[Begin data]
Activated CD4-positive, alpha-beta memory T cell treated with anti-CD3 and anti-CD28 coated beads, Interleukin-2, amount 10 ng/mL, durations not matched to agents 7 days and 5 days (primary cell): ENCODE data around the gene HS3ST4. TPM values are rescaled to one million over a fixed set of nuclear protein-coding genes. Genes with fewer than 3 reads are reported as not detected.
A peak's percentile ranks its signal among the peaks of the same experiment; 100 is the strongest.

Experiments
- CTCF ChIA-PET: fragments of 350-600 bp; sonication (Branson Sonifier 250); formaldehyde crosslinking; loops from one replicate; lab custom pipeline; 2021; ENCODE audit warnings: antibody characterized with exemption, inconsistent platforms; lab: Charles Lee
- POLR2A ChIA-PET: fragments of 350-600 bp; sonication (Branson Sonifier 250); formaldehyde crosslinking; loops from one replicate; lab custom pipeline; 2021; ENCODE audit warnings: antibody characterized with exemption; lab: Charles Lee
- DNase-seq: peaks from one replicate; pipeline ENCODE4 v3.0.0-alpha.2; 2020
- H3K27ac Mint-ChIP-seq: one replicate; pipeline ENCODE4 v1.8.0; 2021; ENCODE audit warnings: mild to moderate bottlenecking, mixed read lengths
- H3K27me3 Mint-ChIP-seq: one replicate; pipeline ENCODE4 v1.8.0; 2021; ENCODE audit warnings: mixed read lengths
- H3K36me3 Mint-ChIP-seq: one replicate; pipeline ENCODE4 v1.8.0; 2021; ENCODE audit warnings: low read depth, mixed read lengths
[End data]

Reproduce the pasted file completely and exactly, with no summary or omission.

Activated CD4-positive, alpha-beta memory T cell treated with anti-CD3 and anti-CD28 coated beads, Interleukin-2, amount 10 ng/mL, durations not matched to agents 7 days and 5 days (primary cell): ENCODE data around the gene HS3ST4. TPM values are rescaled to one million over a fixed set of nuclear protein-coding genes. Genes with fewer than 3 reads are reported as not detected.
A peak's percentile ranks its signal among the peaks of the same experiment; 100 is the strongest.

Experiments
- CTCF ChIA-PET: fragments of 350-600 bp; sonication (Branson Sonifier 250); formaldehyde crosslinking; loops from one replicate; lab custom pipeline; 2021; ENCODE audit warnings: antibody characterized with exemption, inconsistent platforms; lab: Charles Lee
- POLR2A ChIA-PET: fragments of 350-600 bp; sonication (Branson Sonifier 250); formaldehyde crosslinking; loops from one replicate; lab custom pipeline; 2021; ENCODE audit warnings: antibody characterized with exemption; lab: Charles Lee
- DNase-seq: peaks from one replicate; pipeline ENCODE4 v3.0.0-alpha.2; 2020
- H3K27ac Mint-ChIP-seq: one replicate; pipeline ENCODE4 v1.8.0; 2021; ENCODE audit warnings: mild to moderate bottlenecking, mixed read lengths
- H3K27me3 Mint-ChIP-seq: one replicate; pipeline ENCODE4 v1.8.0; 2021; ENCODE audit warnings: mixed read lengths
- H3K36me3 Mint-ChIP-seq: one replicate; pipeline ENCODE4 v1.8.0; 2021; ENCODE audit warnings: low read depth, mixed read lengths